INTERNET OF THINGS: The main thrust of Oman’s latest and most innovative ICT services is focused on smart city installations, which aim to deliver greater connectivity, automated intelligence and immersive technology. The combination of industrial and utility components, sensors and everyday objects with internet connectivity and powerful data analytics carries the potential to revolutionise smart metering and building management systems, saving millions in operational costs. Other applications where IoT systems can help manage resources include smart transportation and parking, tourism services, warehousing, and retail behaviour.

With required infrastructure services provided by telecoms and entities such as OBC, new smart city initiatives in Oman include a logistics city near Muscat, Duqm, and Madinat Al Irfan, which includes IoT municipal integration strategies in its urban development plans. The shift to smart city technologies and the IoT is in keeping with the Omantel 3.0 strategy, which is predicated on enhancing the smart capabilities of Oman, including the mOmkin subsidiary, which specialises in IoT communications services using technology designed by SIGFOX, a French company that builds wireless networks connecting low-energy objects like electricity meters.

CLOUD SERVICES: Cloud Service Providers (CSPs) are relatively new to the sultanate, dating back to 2012, when telecoms service provider Omantel and data centre company 4Trust launched the joint venture Oman Data Park (ODP). Rather than invest in a less-expensive Tier I data centre and establish ODP as a proxy for international CSPs (similar to what has been done in other countries in the region), Omantel created a Tier III+ data centre with a 99.98% availability factor, capable of meeting the criticality profile of vital infrastructure providers in Oman. ODP today offers co-location services, private cloud solutions and a public cloud portal launched in 2013 that includes infrastructure as a service and SASERP solutions for small businesses. ODP plans to launch Version 2 of the public cloud soon, as well as a third data centre in Duqm.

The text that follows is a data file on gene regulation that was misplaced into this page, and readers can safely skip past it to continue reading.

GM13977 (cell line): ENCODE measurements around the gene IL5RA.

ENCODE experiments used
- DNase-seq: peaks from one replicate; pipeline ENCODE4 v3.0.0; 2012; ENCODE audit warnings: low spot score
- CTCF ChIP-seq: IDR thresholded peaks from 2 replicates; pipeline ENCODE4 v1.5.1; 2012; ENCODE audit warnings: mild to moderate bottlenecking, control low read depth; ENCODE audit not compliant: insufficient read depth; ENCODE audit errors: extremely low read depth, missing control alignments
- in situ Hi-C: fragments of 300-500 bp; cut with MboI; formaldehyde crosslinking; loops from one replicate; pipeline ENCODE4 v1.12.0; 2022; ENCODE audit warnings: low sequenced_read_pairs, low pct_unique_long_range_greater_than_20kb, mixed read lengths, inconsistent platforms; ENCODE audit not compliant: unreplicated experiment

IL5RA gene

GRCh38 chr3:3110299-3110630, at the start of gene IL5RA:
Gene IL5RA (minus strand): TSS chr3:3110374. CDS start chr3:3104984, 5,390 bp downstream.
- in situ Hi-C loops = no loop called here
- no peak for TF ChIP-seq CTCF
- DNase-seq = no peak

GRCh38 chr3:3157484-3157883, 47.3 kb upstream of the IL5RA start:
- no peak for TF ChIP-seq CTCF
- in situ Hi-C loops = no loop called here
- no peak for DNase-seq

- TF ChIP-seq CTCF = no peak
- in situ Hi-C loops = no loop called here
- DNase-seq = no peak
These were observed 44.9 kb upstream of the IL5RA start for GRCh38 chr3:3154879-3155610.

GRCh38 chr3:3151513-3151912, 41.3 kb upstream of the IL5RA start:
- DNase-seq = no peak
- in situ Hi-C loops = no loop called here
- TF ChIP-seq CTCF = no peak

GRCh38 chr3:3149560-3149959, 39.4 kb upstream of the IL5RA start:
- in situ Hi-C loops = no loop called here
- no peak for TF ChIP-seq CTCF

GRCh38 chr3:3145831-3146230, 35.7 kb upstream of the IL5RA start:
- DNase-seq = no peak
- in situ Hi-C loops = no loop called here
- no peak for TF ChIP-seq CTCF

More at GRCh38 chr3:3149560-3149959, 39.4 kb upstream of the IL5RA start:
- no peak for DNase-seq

For the time being, ODP remains the only CSP in the country, operating its own cloud stacks and localising data. The company is actively seeking to partner with multinational CSPs like Microsoft Azure, Dell EMCs and Amazon AWS to build its ecosystem and assist with marketing, research and development, pricing on licensing, and product resale. As awareness and appreciation of the value of cloud services grows in the sultanate, ODP has seen relatively strong growth, in the range of 20-25%. A 2016 mandate issued to government entities to avoid co-locating outside of the country contributed to a significant boost in the number of public agencies co-locating their data with ODP. The company also anticipates a substantial increase in private sector uptake when market conditions stabilise. “In the next three to five years, outsourcing data centre and IT hardware requirements will become the primary option for businesses in Oman,” Maqbool Al Wahaibi, CEO of ODP, told OBG. “Companies find it of great help to be able to focus on their own initiatives instead of procuring hardware, servers, storage and creating their own IT environment. The model is similar to electricity as a metered utility; there is no need to have your own generator when you have access to a local power station.” Competition is likely to heat up in this space in the coming years, with companies like Omani internet provider Awasr already teaming up with German multinational software corporation SAP in September 2017 to start providing cloud computing services.